For the most part, the wind and rain have really died down in the Biloxi-Gulfport area, giving folks a chance to get out and see the damage left behind from Isaac and with that comes the challenge to clean it all up.
Between the popup rain showers, Cottie Saucier of Biloxi is one of the many folks out picking up.
"Just cleaning, just cleaning" said Saucier.
His home on Father Ryan Avenue is just one block from the beach. He's lived there for 32 years. He left for Katrina, but boarded up and stayed as Isaac slammed into Mississippi.
Saucier says it was scary riding out the story.
"We kept imagining we were hearing things and had a lot of wind and a lot of rain" said Saucier. "Different bands came thorough and scared my wife to death and scared me too. Just very uncomfortable."
Along the beach, the main road, Beach Boulevard remained shut down Thursday, as clean up crews worked to remove sand and debris.
On the roads that are open, power crews are moving inland to help restore power to those left in the dark.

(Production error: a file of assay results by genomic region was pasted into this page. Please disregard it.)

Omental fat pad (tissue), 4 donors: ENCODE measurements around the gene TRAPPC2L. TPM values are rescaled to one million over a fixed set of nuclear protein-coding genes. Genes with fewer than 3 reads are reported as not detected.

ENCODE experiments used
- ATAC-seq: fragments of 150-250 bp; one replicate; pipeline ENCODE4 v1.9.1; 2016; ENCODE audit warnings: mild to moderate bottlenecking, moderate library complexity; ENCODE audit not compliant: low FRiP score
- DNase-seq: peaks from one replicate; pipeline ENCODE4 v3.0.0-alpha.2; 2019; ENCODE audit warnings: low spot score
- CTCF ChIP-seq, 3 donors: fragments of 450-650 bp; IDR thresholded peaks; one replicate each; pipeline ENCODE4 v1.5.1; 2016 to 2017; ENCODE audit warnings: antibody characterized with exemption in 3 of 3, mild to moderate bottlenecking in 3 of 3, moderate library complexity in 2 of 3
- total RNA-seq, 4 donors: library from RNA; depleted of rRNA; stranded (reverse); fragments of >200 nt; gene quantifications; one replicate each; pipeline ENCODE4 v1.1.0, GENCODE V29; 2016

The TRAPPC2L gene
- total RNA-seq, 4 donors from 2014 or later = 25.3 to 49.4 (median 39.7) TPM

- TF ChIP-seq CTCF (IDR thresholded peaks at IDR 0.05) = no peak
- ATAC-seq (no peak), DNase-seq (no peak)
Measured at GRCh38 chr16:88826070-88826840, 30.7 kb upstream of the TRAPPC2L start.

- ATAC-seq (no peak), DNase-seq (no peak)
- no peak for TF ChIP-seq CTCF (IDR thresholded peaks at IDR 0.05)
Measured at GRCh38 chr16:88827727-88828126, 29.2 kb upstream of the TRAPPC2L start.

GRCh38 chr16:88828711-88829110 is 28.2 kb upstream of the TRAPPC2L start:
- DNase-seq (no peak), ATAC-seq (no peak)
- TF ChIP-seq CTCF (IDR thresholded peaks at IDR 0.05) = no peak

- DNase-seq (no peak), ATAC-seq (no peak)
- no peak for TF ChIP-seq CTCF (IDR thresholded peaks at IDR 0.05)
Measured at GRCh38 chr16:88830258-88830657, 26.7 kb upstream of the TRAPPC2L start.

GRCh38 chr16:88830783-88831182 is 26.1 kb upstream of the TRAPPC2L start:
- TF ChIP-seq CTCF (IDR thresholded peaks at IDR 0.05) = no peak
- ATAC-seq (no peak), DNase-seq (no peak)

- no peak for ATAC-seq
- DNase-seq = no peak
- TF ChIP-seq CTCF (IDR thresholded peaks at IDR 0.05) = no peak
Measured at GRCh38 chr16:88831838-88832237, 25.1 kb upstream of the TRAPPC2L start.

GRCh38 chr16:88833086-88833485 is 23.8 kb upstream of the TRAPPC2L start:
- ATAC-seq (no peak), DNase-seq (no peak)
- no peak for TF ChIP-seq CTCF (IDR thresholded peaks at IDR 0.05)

Wednesday evening, President Obama declared federal emergencies in Mississippi and Louisiana, freeing up federal aid.
Governor Phil Bryant says both state and federal resources are flowing in to help with assistance.
"Every moment is following the plan, making sure that we are assessing our response team" said Bryant. "Every condition that we have planned for and then the human factor, to make sure that we're there when we're needed."
Back on Father Ryan Avenue, where hurricanes are a part of life, Saucier says he realizes the aftermath could have been much worse.
"No (damage), none what so ever" said Saucier. "We have a couple of broken limbs but like I say, I'm a fortunate person."
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